The study pulled seven stats from U.S. Census data plus other factors that included: median monthly housing costs, percent of people living below the poverty line, median home value, median household income, unemployment rate, percent of population that lacks health insurance and the Gini coefficient (a measure of income inequality).
Using that criteria, Tri-Valley cities did very well. San Ramon ranked No. 1, Dublin ranked No. 3 and Pleasanton tied with Folsom for fifth.
This is all despite the soaring housing prices. The study labels Pleasanton and San Ramon as “company towns” citing Chevron and 24-Hour Fitness in San Ramon (to say nothing about G.E. Digital and SAP) and listing Safeway and Blackhawk Networks in Pleasanton. To say it was a superficial swipe is an understatement when it comes to the business community. Workday was missing in Pleasanton as well as other fast-growing companies.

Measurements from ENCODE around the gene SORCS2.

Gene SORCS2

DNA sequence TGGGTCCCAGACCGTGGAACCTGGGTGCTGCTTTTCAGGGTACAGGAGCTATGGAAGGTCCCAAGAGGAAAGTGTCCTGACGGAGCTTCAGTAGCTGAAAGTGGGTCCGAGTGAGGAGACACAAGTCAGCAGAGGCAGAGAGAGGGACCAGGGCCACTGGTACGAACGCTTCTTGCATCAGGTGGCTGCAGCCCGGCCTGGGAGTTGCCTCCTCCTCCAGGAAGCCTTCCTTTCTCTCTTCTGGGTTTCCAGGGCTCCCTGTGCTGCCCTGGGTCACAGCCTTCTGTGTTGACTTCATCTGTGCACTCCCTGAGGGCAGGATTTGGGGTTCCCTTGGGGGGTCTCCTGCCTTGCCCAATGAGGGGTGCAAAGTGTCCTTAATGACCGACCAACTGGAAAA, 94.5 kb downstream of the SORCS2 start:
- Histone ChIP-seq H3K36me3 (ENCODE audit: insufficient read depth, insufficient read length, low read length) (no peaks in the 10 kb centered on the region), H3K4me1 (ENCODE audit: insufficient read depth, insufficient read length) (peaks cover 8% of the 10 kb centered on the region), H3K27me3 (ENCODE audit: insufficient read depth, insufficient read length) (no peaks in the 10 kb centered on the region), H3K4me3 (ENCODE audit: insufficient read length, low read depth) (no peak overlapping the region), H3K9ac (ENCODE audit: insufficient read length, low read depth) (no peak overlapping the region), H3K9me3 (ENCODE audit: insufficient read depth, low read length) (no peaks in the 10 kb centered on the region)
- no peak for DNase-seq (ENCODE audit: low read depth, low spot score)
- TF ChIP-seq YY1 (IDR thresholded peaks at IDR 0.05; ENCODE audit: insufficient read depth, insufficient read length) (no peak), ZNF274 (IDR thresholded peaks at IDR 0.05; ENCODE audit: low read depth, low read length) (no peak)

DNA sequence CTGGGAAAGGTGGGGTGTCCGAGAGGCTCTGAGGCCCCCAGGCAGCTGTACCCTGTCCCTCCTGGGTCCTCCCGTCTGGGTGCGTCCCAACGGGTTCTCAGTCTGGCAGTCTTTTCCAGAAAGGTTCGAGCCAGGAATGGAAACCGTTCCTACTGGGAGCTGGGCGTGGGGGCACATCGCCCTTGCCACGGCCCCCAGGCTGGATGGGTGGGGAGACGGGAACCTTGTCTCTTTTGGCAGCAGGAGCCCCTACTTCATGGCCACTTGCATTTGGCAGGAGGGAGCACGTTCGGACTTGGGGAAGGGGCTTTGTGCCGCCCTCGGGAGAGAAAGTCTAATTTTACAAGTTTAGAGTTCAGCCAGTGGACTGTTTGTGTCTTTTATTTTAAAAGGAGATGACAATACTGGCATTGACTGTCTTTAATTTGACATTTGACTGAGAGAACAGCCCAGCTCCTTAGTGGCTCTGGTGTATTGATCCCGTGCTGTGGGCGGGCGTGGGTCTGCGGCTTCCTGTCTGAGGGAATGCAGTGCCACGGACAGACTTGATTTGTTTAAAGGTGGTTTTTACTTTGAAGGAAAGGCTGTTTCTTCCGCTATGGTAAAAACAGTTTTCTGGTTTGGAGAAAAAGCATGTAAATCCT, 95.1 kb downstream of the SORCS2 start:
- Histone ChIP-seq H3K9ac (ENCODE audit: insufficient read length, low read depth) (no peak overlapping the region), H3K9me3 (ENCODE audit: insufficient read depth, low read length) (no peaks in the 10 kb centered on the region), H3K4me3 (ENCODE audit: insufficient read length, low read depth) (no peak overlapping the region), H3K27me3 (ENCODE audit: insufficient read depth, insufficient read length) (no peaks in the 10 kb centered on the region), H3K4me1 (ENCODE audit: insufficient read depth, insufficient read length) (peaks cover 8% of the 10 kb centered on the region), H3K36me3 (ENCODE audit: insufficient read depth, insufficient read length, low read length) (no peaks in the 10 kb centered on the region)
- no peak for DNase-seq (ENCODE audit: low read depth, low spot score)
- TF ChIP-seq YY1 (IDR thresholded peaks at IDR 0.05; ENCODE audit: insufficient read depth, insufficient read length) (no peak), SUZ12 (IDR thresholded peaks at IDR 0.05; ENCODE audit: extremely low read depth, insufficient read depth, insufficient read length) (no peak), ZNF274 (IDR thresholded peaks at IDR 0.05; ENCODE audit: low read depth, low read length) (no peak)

The study also notes the high household incomes in the three Tri-Valley cities and the low unemployment rates.
I pay little attention to professional tennis routinely—the exceptions are Wimbledon and the U.S. Open. This dates to my days as a sports writer in 1973 when Davis Cup matches pitting the United States and Romania at the Round Hill Country Club in Alamo. The featured singles matched Stan Smith of the U.S. and Ilie Nastaste. Yes, the best in the tennis world at Round Hill, which also was the site of PGA Tour events back in those days.
Given the time difference, Wimbledon, the Tour de France and this week’s Open Championship in England all take place during morning hours. It’s a nice shift in the normal routine each July—great golf first thing in the morning.
And, of course, given the length of the Golf Channel/NBC broadcast, it covered late prime time TV (Mark O’Meara hit the first tee shot at 10:35 p.m. Wednesday) and runs until 2 p.m. today.
Unless my math is off, that’s 15 ½ hours of live broadcast.